By David Randall
NEW YORK (Reuters) – U.S. stocks are drawing buyers after a recent tumble, but some investors believe buying the dip this time may be a far riskier bet than in the past.
The benchmark S&P 500 index was recently off around 8.5% year-to-date following a swift rebound from this week’s lows, which were hit as worries over the fallout from Russia’s attack on Ukraine spooked markets already on edge from expectations of an increasingly hawkish Federal Reserve.
After weeks of warnings from Western leaders, Russia unleashed a three-pronged invasion of Ukraine from the north, east and south on Thursday, in the biggest attack on a European state since World War Two that threatened to upend the post-Cold War order on the continent.
The United States responded by imposing sanctions on Russia, targeting major banks and members of the elite coupled with new export control measures.
Buying stocks during declines was a rewarding strategy for market participants during the S&P’s more than 200% run over the last decade, and the recent tumble has been the biggest since the index lost nearly a third of its value in the COVID-19 selloff of March 2020 – which itself proved to be a tremendous buying opportunity.
Yet while bargain hunters over the last two years could count on the Fed’s historically loose monetary policy to offer stocks support, today they face a central bank that is expected to pull out the stops in its fight against inflation – starting with a widely anticipated rate increase this month.
“Investors were trained to buy the dip because they had the backing of the Fed. But now you could make a case that this is one of the most significant geopolitical events for the last decade, and you don’t have the Fed in your corner,” said Burns McKinney, a senior portfolio manager at NFJ Investment Group.
Kyle Bass, founder and chief investment officer of hedge fund Hayman Capital Management, believes investors still haven’t factored in all of the possible outcomes that could result in Russia’s invasion of Ukraine, including a prolonged conflict that weighs on global growth and sends inflation higher by pushing up commodity prices.
“This is going to get worse before it gets better,” he told Reuters in a recent interview. “Asset managers don’t have these outcomes in their realm of possibilities.”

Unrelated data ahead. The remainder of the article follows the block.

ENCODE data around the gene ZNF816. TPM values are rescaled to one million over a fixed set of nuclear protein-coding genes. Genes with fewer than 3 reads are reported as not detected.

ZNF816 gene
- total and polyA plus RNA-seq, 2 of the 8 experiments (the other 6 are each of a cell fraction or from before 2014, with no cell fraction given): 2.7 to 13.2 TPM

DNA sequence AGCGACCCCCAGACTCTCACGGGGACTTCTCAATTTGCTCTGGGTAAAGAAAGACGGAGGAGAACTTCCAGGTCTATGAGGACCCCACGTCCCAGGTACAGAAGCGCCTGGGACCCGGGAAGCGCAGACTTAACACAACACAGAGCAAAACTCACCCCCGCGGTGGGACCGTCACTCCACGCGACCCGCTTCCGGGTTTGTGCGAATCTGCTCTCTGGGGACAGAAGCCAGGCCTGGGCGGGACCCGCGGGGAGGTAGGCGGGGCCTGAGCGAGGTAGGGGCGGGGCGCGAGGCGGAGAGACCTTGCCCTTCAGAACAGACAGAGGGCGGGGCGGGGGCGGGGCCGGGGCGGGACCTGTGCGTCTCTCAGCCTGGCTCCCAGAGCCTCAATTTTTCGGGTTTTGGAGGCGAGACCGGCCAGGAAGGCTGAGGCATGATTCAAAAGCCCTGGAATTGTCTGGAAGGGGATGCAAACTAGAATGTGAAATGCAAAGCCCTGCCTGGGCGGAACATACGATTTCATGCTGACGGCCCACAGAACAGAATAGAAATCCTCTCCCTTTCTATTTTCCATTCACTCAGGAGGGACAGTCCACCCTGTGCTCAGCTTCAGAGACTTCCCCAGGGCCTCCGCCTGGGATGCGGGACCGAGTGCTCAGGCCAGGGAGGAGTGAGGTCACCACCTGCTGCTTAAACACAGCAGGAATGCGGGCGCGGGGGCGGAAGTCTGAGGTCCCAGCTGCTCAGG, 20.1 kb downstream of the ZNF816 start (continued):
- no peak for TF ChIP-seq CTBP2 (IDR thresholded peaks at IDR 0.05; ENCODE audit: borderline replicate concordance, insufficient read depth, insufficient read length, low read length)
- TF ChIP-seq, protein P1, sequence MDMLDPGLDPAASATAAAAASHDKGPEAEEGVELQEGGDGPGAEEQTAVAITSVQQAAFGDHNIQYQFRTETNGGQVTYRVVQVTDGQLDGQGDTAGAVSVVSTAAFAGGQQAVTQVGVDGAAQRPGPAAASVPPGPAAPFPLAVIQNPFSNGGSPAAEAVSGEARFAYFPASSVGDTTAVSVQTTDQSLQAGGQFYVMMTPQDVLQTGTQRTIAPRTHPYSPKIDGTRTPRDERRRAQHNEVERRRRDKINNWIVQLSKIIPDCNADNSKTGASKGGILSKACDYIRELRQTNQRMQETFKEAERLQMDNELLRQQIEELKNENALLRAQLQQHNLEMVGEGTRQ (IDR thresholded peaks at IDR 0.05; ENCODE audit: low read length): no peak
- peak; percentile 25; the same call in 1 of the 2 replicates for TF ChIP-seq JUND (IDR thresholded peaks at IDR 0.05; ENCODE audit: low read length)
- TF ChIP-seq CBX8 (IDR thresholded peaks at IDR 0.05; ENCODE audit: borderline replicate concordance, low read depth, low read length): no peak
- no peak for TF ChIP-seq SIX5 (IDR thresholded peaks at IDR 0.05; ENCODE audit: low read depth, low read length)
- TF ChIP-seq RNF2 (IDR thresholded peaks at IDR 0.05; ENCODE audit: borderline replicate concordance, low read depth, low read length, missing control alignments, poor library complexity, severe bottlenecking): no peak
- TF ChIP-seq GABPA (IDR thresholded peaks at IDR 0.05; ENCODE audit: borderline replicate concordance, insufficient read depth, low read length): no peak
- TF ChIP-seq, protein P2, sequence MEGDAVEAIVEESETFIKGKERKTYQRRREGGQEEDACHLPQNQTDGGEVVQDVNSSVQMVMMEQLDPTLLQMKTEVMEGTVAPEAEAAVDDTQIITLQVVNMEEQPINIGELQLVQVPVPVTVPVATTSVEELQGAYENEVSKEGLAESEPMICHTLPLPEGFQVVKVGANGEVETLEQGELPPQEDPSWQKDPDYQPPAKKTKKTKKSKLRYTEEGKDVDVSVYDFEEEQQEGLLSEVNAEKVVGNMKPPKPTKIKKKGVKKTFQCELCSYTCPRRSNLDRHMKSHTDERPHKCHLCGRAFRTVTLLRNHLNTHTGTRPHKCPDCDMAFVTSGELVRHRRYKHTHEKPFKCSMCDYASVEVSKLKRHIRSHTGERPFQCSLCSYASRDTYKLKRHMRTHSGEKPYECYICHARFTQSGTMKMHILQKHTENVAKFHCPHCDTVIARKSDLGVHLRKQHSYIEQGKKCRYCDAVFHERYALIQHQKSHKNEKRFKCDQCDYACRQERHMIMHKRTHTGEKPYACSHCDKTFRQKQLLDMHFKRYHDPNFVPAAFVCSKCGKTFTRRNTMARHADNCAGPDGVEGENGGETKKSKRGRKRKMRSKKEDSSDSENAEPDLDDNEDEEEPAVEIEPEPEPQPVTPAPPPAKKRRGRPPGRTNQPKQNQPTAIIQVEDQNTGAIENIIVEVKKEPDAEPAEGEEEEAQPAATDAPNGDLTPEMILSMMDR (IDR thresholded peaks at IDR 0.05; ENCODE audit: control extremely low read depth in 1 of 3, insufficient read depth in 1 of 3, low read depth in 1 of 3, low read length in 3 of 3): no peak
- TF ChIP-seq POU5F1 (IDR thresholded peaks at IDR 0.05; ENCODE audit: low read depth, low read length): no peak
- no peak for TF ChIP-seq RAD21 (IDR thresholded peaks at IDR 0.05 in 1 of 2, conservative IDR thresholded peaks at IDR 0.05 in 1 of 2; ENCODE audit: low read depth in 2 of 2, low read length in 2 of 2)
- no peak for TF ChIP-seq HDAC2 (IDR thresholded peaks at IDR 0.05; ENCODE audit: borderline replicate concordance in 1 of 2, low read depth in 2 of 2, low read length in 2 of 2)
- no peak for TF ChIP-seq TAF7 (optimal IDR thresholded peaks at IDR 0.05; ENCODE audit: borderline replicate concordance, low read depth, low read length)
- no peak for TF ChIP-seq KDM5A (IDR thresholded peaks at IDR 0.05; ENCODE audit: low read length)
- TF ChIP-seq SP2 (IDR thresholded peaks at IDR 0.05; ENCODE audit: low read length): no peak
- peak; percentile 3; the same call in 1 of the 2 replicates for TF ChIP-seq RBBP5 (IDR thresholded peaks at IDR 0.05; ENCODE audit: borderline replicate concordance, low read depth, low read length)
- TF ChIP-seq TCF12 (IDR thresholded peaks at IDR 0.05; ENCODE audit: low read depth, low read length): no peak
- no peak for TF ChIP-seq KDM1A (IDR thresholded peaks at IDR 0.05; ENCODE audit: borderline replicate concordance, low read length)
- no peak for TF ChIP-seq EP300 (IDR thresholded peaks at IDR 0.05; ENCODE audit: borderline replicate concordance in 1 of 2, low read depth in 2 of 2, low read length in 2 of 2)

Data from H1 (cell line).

Bass said investors should own assets that can hold value during inflationary times, such as commodities and real estate.
McKinney is buying dividend-paying stocks that he expects to withstand future volatility in the market and moving some money into defense companies.
In addition to the fast-moving situation in Ukraine, investors next week will be watching Friday’s non-farm payrolls data for February – the last such employment report the Fed will see before its monetary policy later this month. Fed Chairman Jerome Powell said he expected to raise interest rates in March for the first time since 2018, and markets are pricing a rate hike from the current level of near-zero to 1.79% by next February. [FEDWATCH]
Though Ukraine remains in flux, those in favor of buying on weakness argue that stock declines from past geopolitical events have been short-lived. LPL Financial’s study of 37 major geopolitical events since World War Two found that stocks were up an average of 11% one year later, provided a recession does not occur.
BlackRock earlier this week added to its strategic overweight in equities, saying investors may be overestimating how hawkish central banks will need to be in their battle against inflation. JPMorgan’s analysts, meanwhile, argued that “initial volatility around rate liftoff didn’t last and equities made new all-time highs 2-4 quarters out.”
Valuations on the S&P 500 stand at a forward price to earnings ratio of 19.4, compared to 22.1 at the beginning of the year, bolstering the case for stocks’ attractiveness to some investors.
Others, however, are taking a more dour view, as the markets price in Fed tightening by next February in the face of soaring inflation.
“We’re bearish,” analysts at BofA Global Research wrote in a recent note, saying they believe the “bull era of central bank excess, Wall St inflation,(and) globalization” is ending, to be replaced by a “bear era” of inflation and geopolitical isolationism. They advised investors to sell during market rallies.
Charles Lemonides, portfolio manager of hedge fund ValueWorks LLC has been increasing his bets against some stocks, including semiconductor maker Broadcom Inc and plant-based meat company Beyond Meat Inc, skeptical that markets will be able to sustain a rally in the face of a hawkish Fed.
“The reality is that the market has had a huge run and inevitably you give back some of those gains,” he said.
(Reporting by David Randall; Additional reporting by Ira Iosebashvili; Writing by Ira Iosebashvili; Editing by Richard Chang)